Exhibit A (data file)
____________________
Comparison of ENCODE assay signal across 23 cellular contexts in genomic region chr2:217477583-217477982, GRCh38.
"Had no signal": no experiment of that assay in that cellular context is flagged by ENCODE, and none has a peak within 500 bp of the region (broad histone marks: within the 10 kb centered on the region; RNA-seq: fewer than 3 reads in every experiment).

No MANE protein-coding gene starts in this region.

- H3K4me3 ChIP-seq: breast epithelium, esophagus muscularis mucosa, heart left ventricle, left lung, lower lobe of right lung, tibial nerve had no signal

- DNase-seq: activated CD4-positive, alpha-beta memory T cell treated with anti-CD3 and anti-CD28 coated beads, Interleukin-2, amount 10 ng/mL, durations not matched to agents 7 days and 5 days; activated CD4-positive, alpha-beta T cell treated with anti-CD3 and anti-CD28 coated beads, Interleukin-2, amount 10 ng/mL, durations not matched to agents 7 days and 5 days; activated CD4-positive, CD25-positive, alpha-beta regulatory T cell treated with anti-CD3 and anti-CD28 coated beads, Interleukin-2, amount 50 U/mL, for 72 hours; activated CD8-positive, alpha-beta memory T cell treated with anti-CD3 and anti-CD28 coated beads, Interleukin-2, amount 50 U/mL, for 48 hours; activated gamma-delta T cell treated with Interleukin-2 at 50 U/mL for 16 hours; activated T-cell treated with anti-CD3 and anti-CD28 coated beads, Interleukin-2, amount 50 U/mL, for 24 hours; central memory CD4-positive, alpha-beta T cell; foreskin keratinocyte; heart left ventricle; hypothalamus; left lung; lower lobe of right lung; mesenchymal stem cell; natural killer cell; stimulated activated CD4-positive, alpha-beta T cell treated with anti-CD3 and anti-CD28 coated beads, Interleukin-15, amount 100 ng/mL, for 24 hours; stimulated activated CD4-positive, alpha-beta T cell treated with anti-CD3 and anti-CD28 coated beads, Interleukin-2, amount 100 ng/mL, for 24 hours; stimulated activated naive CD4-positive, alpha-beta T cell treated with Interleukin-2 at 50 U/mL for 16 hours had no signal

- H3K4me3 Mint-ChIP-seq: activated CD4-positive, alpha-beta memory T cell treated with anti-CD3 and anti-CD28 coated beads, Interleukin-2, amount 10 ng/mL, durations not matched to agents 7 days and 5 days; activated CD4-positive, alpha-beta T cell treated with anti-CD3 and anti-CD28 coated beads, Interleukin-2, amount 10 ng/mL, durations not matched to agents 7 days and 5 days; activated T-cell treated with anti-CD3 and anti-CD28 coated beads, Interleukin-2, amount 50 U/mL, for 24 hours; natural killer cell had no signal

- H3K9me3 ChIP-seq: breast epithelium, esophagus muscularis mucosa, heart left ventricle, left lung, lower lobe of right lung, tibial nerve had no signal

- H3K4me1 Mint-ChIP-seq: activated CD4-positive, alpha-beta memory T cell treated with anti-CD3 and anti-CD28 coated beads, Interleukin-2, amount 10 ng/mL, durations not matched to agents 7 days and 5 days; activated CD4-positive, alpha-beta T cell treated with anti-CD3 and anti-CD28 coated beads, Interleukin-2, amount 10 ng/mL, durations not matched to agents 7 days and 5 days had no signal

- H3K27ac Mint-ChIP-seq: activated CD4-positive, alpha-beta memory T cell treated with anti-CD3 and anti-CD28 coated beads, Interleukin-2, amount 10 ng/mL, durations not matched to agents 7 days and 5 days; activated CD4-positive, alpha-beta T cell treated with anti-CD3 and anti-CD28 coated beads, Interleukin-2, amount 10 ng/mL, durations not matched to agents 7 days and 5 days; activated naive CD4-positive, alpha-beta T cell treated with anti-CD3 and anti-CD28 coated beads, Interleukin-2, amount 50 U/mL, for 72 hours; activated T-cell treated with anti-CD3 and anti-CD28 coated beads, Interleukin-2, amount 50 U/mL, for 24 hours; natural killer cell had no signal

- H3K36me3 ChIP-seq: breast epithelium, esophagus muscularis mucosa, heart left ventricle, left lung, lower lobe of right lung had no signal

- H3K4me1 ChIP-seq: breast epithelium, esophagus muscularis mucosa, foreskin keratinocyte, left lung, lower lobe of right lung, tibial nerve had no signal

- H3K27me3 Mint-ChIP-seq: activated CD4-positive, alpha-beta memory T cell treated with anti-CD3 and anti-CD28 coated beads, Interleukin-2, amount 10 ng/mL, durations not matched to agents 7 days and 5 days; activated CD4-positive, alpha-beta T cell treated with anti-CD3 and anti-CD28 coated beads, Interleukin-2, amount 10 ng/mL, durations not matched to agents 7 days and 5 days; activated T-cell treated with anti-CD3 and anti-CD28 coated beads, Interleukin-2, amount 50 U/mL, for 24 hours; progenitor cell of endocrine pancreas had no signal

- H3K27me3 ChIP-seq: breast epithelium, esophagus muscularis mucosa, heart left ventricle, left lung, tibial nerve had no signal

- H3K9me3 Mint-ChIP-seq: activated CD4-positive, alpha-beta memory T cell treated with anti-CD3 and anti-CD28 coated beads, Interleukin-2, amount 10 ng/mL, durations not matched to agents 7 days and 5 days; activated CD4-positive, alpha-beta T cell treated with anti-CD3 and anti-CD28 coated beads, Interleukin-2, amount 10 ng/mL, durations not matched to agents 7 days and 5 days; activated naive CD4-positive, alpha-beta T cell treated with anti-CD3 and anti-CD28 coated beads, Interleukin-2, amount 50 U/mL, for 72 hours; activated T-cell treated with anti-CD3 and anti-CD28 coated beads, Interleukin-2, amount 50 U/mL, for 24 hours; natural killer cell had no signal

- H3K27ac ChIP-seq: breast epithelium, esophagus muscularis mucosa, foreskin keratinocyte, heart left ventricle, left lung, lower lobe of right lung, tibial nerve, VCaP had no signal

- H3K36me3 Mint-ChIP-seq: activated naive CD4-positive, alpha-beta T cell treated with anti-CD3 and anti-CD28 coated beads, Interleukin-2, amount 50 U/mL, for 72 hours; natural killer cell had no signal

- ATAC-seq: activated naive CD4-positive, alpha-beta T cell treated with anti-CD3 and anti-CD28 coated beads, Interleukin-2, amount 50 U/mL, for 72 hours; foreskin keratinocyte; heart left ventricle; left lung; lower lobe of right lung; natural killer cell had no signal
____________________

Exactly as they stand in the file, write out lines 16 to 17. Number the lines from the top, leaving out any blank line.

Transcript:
- H3K36me3 Mint-ChIP-seq: activated naive CD4-positive, alpha-beta T cell treated with anti-CD3 and anti-CD28 coated beads, Interleukin-2, amount 50 U/mL, for 72 hours; natural killer cell had no signal

- ATAC-seq: activated naive CD4-positive, alpha-beta T cell treated with anti-CD3 and anti-CD28 coated beads, Interleukin-2, amount 50 U/mL, for 72 hours; foreskin keratinocyte; heart left ventricle; left lung; lower lobe of right lung; natural killer cell had no signal